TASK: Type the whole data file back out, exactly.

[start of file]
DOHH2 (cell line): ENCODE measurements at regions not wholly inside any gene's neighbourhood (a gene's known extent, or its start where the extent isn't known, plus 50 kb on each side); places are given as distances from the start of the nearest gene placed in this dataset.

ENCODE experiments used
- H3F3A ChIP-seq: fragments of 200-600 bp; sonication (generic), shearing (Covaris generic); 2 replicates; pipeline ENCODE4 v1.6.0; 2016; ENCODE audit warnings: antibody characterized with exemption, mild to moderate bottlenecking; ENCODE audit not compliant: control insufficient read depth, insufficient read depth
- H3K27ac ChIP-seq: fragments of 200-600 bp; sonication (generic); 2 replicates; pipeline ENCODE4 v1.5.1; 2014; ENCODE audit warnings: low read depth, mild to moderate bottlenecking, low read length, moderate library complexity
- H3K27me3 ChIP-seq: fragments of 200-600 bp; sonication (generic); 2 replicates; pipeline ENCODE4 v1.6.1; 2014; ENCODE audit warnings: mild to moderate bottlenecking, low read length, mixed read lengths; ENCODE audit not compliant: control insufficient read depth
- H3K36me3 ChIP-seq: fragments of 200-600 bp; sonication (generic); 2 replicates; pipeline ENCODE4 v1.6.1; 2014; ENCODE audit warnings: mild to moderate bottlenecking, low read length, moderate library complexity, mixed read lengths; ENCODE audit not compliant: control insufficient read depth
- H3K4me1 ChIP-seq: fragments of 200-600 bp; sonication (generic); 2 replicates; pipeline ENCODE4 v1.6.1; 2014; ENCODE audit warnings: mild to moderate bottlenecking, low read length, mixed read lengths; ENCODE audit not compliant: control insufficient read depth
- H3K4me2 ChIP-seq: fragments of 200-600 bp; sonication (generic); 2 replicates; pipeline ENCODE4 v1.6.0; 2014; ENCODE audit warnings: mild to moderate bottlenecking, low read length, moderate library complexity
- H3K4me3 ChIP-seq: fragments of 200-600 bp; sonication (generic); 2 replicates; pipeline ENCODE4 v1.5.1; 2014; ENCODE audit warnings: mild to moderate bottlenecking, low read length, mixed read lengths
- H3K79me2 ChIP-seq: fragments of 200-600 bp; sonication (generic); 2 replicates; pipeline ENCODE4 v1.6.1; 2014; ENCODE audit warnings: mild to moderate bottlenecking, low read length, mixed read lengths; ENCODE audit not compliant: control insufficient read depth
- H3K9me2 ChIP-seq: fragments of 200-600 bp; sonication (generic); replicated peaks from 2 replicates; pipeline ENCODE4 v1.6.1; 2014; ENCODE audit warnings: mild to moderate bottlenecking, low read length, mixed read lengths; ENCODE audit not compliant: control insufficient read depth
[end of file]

DOHH2 (cell line): ENCODE measurements at regions not wholly inside any gene's neighbourhood (a gene's known extent, or its start where the extent isn't known, plus 50 kb on each side); places are given as distances from the start of the nearest gene placed in this dataset.

ENCODE experiments used
- H3F3A ChIP-seq: fragments of 200-600 bp; sonication (generic), shearing (Covaris generic); 2 replicates; pipeline ENCODE4 v1.6.0; 2016; ENCODE audit warnings: antibody characterized with exemption, mild to moderate bottlenecking; ENCODE audit not compliant: control insufficient read depth, insufficient read depth
- H3K27ac ChIP-seq: fragments of 200-600 bp; sonication (generic); 2 replicates; pipeline ENCODE4 v1.5.1; 2014; ENCODE audit warnings: low read depth, mild to moderate bottlenecking, low read length, moderate library complexity
- H3K27me3 ChIP-seq: fragments of 200-600 bp; sonication (generic); 2 replicates; pipeline ENCODE4 v1.6.1; 2014; ENCODE audit warnings: mild to moderate bottlenecking, low read length, mixed read lengths; ENCODE audit not compliant: control insufficient read depth
- H3K36me3 ChIP-seq: fragments of 200-600 bp; sonication (generic); 2 replicates; pipeline ENCODE4 v1.6.1; 2014; ENCODE audit warnings: mild to moderate bottlenecking, low read length, moderate library complexity, mixed read lengths; ENCODE audit not compliant: control insufficient read depth
- H3K4me1 ChIP-seq: fragments of 200-600 bp; sonication (generic); 2 replicates; pipeline ENCODE4 v1.6.1; 2014; ENCODE audit warnings: mild to moderate bottlenecking, low read length, mixed read lengths; ENCODE audit not compliant: control insufficient read depth
- H3K4me2 ChIP-seq: fragments of 200-600 bp; sonication (generic); 2 replicates; pipeline ENCODE4 v1.6.0; 2014; ENCODE audit warnings: mild to moderate bottlenecking, low read length, moderate library complexity
- H3K4me3 ChIP-seq: fragments of 200-600 bp; sonication (generic); 2 replicates; pipeline ENCODE4 v1.5.1; 2014; ENCODE audit warnings: mild to moderate bottlenecking, low read length, mixed read lengths
- H3K79me2 ChIP-seq: fragments of 200-600 bp; sonication (generic); 2 replicates; pipeline ENCODE4 v1.6.1; 2014; ENCODE audit warnings: mild to moderate bottlenecking, low read length, mixed read lengths; ENCODE audit not compliant: control insufficient read depth
- H3K9me2 ChIP-seq: fragments of 200-600 bp; sonication (generic); replicated peaks from 2 replicates; pipeline ENCODE4 v1.6.1; 2014; ENCODE audit warnings: mild to moderate bottlenecking, low read length, mixed read lengths; ENCODE audit not compliant: control insufficient read depth